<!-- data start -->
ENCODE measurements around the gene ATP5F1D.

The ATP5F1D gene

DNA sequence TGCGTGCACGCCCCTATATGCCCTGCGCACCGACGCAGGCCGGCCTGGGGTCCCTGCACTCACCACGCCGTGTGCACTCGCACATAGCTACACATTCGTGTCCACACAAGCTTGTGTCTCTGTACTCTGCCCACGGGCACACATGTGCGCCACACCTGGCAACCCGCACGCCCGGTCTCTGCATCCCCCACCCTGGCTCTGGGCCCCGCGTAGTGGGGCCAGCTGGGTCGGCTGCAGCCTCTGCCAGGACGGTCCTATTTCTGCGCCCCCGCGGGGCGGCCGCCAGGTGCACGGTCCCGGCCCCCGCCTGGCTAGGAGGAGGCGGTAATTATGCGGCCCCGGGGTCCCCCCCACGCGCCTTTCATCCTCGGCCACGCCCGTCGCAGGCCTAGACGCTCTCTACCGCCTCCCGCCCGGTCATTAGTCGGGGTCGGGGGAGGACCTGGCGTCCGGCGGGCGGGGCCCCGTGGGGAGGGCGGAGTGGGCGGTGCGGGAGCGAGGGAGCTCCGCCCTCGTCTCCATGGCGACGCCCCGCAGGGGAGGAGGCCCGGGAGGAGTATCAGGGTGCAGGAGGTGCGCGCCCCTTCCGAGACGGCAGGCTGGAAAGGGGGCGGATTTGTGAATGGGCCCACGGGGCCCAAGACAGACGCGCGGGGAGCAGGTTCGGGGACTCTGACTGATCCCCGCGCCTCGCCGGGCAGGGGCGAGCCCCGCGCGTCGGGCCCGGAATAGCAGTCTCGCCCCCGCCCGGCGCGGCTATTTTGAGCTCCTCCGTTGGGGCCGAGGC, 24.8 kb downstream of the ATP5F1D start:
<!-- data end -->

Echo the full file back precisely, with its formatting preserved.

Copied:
ENCODE measurements around the gene ATP5F1D.

The ATP5F1D gene

DNA sequence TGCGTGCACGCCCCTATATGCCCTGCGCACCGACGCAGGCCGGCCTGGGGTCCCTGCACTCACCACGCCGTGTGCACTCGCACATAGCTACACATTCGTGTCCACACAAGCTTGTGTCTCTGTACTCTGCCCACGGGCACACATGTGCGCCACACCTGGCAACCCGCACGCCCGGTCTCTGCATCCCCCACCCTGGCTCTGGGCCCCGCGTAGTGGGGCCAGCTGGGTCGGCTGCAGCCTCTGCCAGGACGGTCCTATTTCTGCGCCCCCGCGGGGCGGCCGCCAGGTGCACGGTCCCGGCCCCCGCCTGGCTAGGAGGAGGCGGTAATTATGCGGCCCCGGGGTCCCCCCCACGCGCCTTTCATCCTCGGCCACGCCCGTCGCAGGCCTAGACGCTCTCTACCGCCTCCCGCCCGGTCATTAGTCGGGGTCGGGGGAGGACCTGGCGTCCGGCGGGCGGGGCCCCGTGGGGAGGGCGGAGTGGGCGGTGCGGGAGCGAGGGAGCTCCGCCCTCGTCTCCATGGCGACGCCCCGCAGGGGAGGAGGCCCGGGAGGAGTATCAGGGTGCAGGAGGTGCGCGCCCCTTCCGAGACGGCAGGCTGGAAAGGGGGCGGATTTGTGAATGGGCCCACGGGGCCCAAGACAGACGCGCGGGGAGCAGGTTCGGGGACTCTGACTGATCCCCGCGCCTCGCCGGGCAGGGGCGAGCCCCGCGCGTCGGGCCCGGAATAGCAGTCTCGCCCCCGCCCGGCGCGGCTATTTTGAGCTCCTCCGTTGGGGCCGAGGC, 24.8 kb downstream of the ATP5F1D start: